non_zeros = [e - x.shape[0] - 1 for e, v in enumerate(z_vec[:x.shape[0] * 3].reshape(-1)) if v > 0]
toep_mat = dia_matrix((size, size))
for non_zero in non_zeros:
toep_mat = toep_mat + eye(size, size, non_zero)
x_flat = x.reshape(-1)
return toep_mat.dot(x_flat).dot(x_flat)
print unnormalized_log_prior(2 * (noisy_arr > noisy_mean) - 1)
print unnormalized_log_prior(2 * (less_noisy_arr > less_noisy_mean) - 1)
print unnormalized_log_prior(ones(noisy_arr.shape))
print unnormalized_log_prior(ones(noisy_arr.shape) * -1)
```

The extrema of $p(x)$ occur when $x$ is a constant image, but those are probably not suitable solutions to the joint probability.

Now that we have a prior, we can examine the likelihood $p(y|x)$ of noisy image $y.$ $$ p(y|x) = \prod_i p(y_i|x_i).$$ = \sum_i exp(-L_i(x_i)). $$

for log likelihood loss function $L_i.$ The loss function $L_i$ gives us the probability of observing $y_i$ given that the original image is $x_i$. Here, we assume that the distribution of $y_i$ is normal with a mean determined by $x_i$. In our case, this is obviously true: we designed the noise function!

That gives us a posterior:

\begin{equation} p(x|y) = \frac{p(y|x) p(x)}{p(x, y)} = \frac{1}{Z} exp(\sum_i L_i(x_i) - E_0(x)) \end{equation} where $E_0(x)$ is the Ising weight function defined above.

Right away, we have a problem. The prior energy $E_0$ is defined by the Ising model, which includes *interconnections* between adjacent pixels in an image, which makes for a function that is difficult to optimize. (For more information on reasoning about Ising models in 2-d in physics, see Wikipedia.) This is where we use variational inference. Rather than deal with the likelihood, which is hard to optimize, we'll deal with a *factored approximation.*

As a quick review, Variational Inference is an approximation technique for a probability distribution $p$. The idea is to create a class of distributions $q$ that are easier to work with, and then to parameterize $q$ to minimize the approximation error.

In this case, our simplification is to assume that the posterior fully factorizes to

$$ q(x) = \prod_i q_i(x_i, \mu_i) $$

where parameter $\mu_i$ is the mean value at pixel $i.$ Note that (1) we can choose $\mu_i$ to minimize $q$: it is a variational parameter, and (2) those means are independent of the surrounding pixels. That means we can derive the mean field update for each pixel independently. We start with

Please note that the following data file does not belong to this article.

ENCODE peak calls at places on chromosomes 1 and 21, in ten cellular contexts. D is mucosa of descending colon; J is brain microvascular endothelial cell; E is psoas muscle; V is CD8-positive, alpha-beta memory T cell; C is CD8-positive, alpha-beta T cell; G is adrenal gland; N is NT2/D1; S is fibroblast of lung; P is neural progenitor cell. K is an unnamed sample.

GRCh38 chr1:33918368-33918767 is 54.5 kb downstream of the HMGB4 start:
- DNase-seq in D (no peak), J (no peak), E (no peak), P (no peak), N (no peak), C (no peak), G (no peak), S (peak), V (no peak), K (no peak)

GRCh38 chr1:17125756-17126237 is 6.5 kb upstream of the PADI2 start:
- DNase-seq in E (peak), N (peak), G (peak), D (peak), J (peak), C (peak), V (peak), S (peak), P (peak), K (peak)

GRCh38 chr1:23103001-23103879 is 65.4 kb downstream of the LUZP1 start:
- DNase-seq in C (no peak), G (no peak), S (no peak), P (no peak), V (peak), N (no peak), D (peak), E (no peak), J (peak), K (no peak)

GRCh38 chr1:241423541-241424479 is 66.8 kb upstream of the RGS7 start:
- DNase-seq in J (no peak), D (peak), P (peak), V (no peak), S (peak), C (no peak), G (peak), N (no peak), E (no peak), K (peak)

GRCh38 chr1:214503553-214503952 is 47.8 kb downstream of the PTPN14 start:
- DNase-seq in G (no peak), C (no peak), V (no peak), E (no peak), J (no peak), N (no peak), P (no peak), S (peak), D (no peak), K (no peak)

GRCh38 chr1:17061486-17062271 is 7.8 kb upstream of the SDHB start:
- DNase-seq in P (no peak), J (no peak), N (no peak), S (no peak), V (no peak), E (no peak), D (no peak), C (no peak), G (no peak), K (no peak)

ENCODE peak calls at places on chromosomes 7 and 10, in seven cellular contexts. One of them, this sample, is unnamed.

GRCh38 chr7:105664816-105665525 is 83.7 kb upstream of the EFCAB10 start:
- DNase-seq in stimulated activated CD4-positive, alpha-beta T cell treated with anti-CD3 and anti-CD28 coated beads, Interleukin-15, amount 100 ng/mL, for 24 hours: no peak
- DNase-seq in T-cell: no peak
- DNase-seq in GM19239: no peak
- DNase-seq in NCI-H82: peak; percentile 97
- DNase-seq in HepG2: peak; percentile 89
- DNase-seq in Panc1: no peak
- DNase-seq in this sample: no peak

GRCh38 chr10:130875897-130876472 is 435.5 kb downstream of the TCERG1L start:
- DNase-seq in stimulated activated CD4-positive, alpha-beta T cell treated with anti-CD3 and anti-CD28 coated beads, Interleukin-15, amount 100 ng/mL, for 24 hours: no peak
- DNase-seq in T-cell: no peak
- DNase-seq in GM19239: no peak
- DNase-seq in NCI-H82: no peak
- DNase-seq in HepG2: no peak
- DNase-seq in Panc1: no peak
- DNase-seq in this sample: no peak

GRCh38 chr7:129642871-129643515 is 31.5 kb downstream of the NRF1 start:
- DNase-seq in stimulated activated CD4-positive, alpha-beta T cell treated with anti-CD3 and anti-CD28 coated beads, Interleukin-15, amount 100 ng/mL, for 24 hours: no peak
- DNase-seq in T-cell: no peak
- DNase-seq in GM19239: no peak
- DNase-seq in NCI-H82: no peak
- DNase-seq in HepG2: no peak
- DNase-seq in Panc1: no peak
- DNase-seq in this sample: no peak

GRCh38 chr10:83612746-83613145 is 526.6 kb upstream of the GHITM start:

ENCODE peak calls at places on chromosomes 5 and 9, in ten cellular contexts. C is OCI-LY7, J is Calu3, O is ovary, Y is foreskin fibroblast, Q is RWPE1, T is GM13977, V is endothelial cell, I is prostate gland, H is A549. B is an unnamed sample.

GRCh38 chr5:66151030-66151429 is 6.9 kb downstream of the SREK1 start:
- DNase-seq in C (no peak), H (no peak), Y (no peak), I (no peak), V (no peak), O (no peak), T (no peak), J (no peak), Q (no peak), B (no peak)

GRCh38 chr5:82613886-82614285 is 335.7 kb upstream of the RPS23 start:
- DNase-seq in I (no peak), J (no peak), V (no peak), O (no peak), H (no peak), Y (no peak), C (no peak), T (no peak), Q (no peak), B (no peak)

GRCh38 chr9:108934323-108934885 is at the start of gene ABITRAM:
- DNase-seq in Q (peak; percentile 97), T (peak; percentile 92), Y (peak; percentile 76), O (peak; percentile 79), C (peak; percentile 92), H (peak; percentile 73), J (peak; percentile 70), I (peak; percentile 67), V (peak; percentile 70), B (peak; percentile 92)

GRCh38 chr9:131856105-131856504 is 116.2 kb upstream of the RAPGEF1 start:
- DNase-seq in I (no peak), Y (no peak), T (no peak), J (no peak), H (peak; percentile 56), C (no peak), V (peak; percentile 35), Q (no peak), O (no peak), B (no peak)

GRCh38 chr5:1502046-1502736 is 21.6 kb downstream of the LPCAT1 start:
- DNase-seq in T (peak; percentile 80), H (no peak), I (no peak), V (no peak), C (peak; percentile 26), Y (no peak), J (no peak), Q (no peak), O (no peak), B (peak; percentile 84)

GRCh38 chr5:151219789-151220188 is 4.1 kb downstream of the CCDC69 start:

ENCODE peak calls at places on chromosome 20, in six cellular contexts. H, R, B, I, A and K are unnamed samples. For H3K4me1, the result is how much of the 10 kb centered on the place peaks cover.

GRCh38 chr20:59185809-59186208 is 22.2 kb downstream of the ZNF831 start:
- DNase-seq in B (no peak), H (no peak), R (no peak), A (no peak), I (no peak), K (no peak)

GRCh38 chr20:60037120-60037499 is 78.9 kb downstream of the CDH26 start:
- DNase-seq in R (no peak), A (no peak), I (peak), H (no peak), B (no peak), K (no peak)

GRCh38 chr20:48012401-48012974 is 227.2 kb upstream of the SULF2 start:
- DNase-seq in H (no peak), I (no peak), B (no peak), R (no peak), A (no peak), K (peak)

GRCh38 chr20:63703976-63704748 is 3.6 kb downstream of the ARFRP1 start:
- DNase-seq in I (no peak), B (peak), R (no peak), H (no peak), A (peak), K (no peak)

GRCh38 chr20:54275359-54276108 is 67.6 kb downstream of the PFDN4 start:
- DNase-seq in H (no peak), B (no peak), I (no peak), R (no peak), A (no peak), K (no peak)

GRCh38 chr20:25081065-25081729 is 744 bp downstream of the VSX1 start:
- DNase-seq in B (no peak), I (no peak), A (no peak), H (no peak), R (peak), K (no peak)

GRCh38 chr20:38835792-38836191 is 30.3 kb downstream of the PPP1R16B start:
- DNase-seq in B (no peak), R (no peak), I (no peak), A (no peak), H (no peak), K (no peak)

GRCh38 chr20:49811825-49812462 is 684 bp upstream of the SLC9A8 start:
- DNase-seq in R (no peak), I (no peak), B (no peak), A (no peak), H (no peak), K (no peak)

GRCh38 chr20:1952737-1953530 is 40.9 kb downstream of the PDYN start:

$$ \log \tilde{p} (x_i) = x_i \sum_{j \in nbhd(i)} W_{ij} x_j + L_i(x_i) + const .$$

For the mean field update, we need to compute (see Murphy section 21.3.1 for details)

$$ \log q_j(x_j) = \mathbb E_{-q_j} [\log \tilde p(x)] + const $$

and since $E_{-q_j} (f) = \sum_{k \neq j} q(x_j, \mu_j | x_j) f(j) = \sum_{k \neq j} q(\mu_j) f(j), $ we have

$$ q_i(x_i) \propto exp(x_i \sum_{j \in nbhd(i)} W_{ij} \mu_j + L_i(x_i)) .$$

That's the important theoretical step. Murphy derives an actual update using a great deal of exponential mathematical gymnastics. If you do read his derivation (page 738 in my copy), note that it uses $L_i^+ \equiv L_i(+1)$ and $L_i^- \equiv L_i(-1)$ which are the log likelihood functions centered at each of these two values. The variance in the likelihood controls the strength of the prior. This is the final update, which also incorporates a damping term:

$$ \mu_i^t = (1 - \lambda)\mu_i + \lambda \tanh \big( x_i \sum_{j \in nbhd(i)} W_{ij} \mu_j + 0.5 (L_i^+ - L_i^-) \big) $$

Damping is required because the mean field Ising update alone can lead to clumping around local extrema.

It's actually pretty easy to compute this in python.

In [49]:

```
def unnormalized_log_prior2(x):
""" compute the log prior using adjacent pairs. """
size = x.size
z = np.zeros(x.shape)
z[:3, :3] = 1
z[1, 1] = 0
z_vec = z.reshape(-1)
non_zeros = [e - x.shape[0] - 1 for e, v in enumerate(z_vec[:x.shape[0] * 3].reshape(-1)) if v > 0]
toep_mat = dia_matrix((size, size))
for non_zero in non_zeros:
toep_mat = toep_mat + eye(size, size, non_zero)
x_flat = x.reshape(-1)
return toep_mat.dot(x_flat)
noisy_arr_copy = noisy_arr.copy()
lmbda = 0.5
for i in range(15):
logodds = log(stats.norm.pdf(noisy_arr_copy, loc=1, scale=2)) - log(stats.norm.pdf(noisy_arr_copy, loc=-1, scale=2))
noisy_arr_copy = (1 - lmbda) * noisy_arr_copy + lmbda * tanh(unnormalized_log_prior2(noisy_arr_copy).reshape(noisy_arr_copy.shape) + .5 * logodds)
```

In [50]:

```
imshow(noisy_arr_copy)
print sum(np.abs(noisy_arr_copy - arr)) / arr.size
```

In [51]:

```
denoised_mu = np.mean(noisy_arr_copy)
noisy_arr_copy = 2 * (noisy_arr_copy > denoised_mu) - 1
```

In [52]:

```
imshow(noisy_arr_copy)
```

Out[52]:

In [53]:

```
imshow(arr)
```

Out[53]:

In [54]:

```
sum(np.abs(noisy_arr_copy - arr)) / arr.size
```

Out[54]:

Here's where we experienced errors:

In [55]:

```
imshow(noisy_arr_copy - arr)
```

Out[55]: